A star is born with this film. Steve Carell was fantastic as The 40 Year-Old Virgin, a perfect fit for the role, and a perfect role to launch him into stardom. This film's title and previews, although hilarious, simply don't do it justice in illustrating its good hearted nature. One of the signs for me that I truly love a movie is when I find myself thinking several times throughout my viewing, "please don't end yet, keep on going, give me some more movie." Steve Carell handily delivers the 40 Year-Old Virgin to this description. Not only is this movie hilarious, but it's also quite endearing. I found myself immediately engrossed in Steve Carell's character, Andy. Written by both Steve Carell ("Bruce Almighty," and the TV series "The Office") and Judd Apatow (co-executive producer of "The Larry Sanders Show," and producer of "Anchorman: The Legend of Ron Burgundy"), The 40 Year-Old Virgin has all the ingredients of a box office smash and a real classic: great humor, a charming love story, and thorough character development.
All 40 year old virgins must see this film; and even if you're no longer a virgin it'll entertain just as well. The 40 Year-Old Virgin's humor just barely holds on to its "R" rating, so if you're easily offended well, deal with it. It's worth it as long as you don't mind feeling a bit of pain from some deep laughing. Steve Carell's character is, of course, a virgin at 40 years old, the consummate "nerd" for whom you feel an immediate emotional investment, as if you're rooting for your team to win the World Series. Andy works at an electronics store, drives a bicycle (he has no car), sports an ever so tidy hair style, and lives in an apartment overflowing with never opened action figures and comic books. He is totally devoid of any confidence to speak with women, and his only excitement seems not to go beyond making himself an egg salad sandwich and playing his video games.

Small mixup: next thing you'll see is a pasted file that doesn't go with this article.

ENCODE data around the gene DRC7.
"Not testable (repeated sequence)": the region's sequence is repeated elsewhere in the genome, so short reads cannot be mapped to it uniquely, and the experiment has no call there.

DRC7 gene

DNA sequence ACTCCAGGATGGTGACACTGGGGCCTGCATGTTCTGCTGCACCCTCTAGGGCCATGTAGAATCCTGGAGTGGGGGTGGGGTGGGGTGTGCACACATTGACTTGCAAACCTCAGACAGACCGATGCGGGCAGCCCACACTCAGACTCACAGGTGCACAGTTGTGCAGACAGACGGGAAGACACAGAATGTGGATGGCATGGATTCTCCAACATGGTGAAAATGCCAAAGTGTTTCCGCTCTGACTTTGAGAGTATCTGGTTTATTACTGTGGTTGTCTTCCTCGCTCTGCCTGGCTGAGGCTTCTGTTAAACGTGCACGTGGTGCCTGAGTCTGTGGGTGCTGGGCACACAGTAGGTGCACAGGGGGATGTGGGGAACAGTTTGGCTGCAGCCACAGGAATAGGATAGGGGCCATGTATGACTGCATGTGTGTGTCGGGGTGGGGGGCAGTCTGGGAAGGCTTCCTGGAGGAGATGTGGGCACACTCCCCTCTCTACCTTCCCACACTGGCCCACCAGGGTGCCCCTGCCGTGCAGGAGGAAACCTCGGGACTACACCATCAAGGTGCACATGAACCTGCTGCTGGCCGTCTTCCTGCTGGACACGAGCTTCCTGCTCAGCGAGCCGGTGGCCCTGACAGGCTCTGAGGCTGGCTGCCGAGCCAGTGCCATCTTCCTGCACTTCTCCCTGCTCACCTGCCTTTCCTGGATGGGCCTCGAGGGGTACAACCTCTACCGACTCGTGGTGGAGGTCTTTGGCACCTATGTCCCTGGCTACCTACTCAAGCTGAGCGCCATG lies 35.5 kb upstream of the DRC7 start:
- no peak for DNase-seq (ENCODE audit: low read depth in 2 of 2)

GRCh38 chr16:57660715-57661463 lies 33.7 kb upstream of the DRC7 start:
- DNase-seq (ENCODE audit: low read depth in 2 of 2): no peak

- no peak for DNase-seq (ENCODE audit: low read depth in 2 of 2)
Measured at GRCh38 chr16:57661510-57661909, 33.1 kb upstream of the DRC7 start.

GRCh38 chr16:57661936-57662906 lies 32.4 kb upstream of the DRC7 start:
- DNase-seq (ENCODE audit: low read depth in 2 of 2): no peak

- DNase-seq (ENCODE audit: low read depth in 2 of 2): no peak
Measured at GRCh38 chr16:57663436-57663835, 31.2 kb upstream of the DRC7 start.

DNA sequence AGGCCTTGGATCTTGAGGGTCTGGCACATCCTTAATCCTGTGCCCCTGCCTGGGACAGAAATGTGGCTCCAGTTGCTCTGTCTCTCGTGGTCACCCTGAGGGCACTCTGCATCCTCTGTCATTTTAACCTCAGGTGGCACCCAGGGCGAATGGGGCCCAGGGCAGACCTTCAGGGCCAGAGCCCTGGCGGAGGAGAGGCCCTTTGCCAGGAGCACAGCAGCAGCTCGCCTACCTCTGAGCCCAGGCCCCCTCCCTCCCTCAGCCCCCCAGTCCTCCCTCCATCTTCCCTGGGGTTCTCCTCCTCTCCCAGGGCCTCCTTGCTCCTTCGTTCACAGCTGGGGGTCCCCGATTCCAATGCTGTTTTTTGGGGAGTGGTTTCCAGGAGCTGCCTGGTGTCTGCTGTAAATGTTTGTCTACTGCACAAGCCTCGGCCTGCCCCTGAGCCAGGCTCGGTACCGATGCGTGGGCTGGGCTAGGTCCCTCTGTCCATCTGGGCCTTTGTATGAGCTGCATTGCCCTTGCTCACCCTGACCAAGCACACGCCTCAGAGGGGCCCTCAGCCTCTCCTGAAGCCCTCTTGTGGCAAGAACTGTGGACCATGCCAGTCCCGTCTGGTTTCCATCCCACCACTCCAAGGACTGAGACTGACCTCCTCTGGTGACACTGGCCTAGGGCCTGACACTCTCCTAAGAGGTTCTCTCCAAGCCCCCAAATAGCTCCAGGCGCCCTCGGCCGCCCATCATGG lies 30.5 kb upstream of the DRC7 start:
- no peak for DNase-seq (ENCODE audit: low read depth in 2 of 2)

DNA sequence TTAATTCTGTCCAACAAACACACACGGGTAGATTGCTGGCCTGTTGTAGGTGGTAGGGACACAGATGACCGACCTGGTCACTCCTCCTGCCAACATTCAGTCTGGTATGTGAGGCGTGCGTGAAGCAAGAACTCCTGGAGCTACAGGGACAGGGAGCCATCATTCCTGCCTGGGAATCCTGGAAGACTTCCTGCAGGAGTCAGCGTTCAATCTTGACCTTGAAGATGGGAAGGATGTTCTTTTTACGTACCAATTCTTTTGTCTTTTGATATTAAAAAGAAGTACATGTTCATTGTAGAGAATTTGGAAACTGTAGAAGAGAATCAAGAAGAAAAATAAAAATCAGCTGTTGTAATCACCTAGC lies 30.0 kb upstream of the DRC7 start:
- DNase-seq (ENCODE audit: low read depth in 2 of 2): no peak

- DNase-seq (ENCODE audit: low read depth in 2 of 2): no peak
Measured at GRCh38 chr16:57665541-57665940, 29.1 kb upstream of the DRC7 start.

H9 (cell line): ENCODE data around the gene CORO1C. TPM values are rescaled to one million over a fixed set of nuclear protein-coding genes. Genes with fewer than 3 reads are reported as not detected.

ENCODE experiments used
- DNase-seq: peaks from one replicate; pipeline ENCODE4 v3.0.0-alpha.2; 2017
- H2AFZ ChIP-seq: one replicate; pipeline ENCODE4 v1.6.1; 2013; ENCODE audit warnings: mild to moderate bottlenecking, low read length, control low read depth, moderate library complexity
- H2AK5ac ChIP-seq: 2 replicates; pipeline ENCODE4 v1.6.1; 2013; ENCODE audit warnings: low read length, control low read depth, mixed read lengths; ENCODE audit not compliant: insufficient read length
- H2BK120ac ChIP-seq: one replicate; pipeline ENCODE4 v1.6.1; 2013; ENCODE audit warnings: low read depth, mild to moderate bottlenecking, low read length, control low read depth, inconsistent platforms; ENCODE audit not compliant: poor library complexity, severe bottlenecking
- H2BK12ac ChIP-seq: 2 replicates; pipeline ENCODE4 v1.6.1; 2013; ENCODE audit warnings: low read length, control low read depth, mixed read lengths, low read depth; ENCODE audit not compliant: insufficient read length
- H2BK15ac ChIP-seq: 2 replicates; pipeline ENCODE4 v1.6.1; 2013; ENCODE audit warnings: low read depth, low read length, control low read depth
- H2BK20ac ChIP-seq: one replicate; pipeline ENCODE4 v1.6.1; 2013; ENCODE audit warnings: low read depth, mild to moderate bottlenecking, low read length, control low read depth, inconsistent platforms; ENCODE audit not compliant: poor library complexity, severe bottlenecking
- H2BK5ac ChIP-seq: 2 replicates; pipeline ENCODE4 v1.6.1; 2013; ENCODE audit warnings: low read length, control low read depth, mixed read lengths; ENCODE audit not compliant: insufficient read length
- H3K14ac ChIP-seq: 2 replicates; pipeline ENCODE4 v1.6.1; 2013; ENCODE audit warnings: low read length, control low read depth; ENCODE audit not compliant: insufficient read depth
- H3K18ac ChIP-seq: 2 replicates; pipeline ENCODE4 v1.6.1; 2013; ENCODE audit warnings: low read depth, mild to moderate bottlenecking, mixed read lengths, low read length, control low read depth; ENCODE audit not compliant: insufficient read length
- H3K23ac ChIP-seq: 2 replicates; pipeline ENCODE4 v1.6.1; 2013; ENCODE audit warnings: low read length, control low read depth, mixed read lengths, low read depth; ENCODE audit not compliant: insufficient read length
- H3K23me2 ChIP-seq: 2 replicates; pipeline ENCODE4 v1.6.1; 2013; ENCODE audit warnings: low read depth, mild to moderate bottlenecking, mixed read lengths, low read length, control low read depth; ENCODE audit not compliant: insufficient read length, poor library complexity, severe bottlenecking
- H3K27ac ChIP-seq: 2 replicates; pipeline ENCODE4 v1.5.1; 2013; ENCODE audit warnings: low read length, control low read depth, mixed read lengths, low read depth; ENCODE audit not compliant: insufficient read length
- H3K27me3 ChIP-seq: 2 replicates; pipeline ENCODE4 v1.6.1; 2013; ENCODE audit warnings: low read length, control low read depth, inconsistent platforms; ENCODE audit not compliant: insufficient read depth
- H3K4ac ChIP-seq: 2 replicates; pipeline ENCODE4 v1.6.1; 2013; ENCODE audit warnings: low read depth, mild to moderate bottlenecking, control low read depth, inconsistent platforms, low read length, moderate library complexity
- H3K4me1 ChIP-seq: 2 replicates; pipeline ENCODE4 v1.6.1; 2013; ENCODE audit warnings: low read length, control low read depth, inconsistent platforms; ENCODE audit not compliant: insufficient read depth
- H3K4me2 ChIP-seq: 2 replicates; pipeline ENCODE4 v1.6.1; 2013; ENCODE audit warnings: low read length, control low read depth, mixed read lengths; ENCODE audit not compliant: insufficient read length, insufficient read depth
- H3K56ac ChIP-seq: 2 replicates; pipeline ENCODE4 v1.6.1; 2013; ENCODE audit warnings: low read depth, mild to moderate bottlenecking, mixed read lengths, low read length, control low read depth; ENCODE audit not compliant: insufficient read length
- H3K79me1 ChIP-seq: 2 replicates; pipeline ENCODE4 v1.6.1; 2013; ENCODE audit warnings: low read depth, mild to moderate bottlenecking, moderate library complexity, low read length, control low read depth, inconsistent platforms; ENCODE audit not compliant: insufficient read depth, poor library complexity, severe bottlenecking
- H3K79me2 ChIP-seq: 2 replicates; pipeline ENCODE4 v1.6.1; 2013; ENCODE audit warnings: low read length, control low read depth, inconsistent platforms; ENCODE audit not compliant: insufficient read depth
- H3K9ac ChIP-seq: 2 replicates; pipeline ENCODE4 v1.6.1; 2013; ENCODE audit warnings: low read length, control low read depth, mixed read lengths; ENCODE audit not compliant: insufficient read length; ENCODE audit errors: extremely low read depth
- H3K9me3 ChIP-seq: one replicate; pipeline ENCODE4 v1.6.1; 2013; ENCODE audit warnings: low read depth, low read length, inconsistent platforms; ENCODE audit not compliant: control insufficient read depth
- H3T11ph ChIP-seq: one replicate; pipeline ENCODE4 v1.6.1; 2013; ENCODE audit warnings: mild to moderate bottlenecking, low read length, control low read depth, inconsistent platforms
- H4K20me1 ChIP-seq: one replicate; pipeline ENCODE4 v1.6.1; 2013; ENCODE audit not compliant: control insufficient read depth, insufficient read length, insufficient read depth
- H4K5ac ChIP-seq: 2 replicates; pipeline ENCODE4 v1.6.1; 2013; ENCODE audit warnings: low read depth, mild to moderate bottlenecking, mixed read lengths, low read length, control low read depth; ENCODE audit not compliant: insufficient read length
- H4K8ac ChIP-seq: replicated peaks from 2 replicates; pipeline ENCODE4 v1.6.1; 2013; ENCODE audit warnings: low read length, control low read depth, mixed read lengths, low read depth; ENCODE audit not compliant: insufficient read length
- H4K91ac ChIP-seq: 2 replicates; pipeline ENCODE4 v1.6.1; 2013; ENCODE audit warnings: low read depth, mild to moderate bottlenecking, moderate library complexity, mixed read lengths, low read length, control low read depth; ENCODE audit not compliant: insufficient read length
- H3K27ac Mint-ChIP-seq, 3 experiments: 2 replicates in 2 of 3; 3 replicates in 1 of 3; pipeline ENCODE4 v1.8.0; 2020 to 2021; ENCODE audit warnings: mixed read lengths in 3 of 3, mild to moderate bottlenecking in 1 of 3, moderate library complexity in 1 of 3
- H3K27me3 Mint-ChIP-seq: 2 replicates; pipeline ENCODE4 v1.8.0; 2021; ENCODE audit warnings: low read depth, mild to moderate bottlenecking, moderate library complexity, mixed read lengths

He finds himself invited to a poker game with some coworkers, that serves as the catalyst to his transformation out of his 40 Year-Old Virgin shell. During some "guy talk" at the poker game, his new-found friends discover from his (hilarious) inability to convincingly recount his most interesting sexual escapades, that he is, in fact, a virgin. Describing breasts as "bags of sand" was just the topping on the cake. Taking an immediate interest in rectifying his virginal status, David, Jay and Cal (Paul Rudd, Romany Malco, and Seth Rogen, respectively) make it their mission to get Andy laid. Each of Andy's three new friends takes a different approach, offering varying and sometimes opposing advice that cause Andy to run into some trying circumstances. From a box full of porn (for practice), to targeting "drunk off their ass" girls, to "don't talk, just ask questions," Steve Carell's character has a bumpy accelerated sexual education.
Strangely, despite Andy's total lack of ability to speak comfortably with women, they seem to generally have an immediate attraction to Steve Carell upon meeting him - maybe it's his innocence. Nonetheless, the journey he takes through The 40 Year-Old Virgin hits some side-splitting comedic moments, like condom application difficulties, erection jokes, and painful chest hair waxing (oh, by the way, that was real - no movie magic - man, Steve's got a forest growing on there). However, this gross out humor is mixed quite well with a deep sense of the good-natured tone of the cast. There is a strong feeling that Andy and his friends truly care about each other, especially David, Jay and Cal's interest in Andy's sexual and romantic well being. Although his friends were so keenly focused on Andy's virginal issues, they were in just as desperate need for support in their own lives.
Trish, a "Sell your stuff on eBay" retail store owner,
played by Catherine Keener, provides the conduit so urgently needed
by Andy to de-virginize his lack of experience in love. I found
myself intently rooting for the relationship to blossom. With equal
hesitance to introduce sex into their burgeoning relationship, albeit
for different reasons, Andy and Trish are equally content to postpone
what they both so desperately desire. When the culmination of Andy's
4 decade long struggle is finally realized with Trish, the experience
is a wild success for Andy, Trish, and the ending of this summer
"must see" romantic comedy!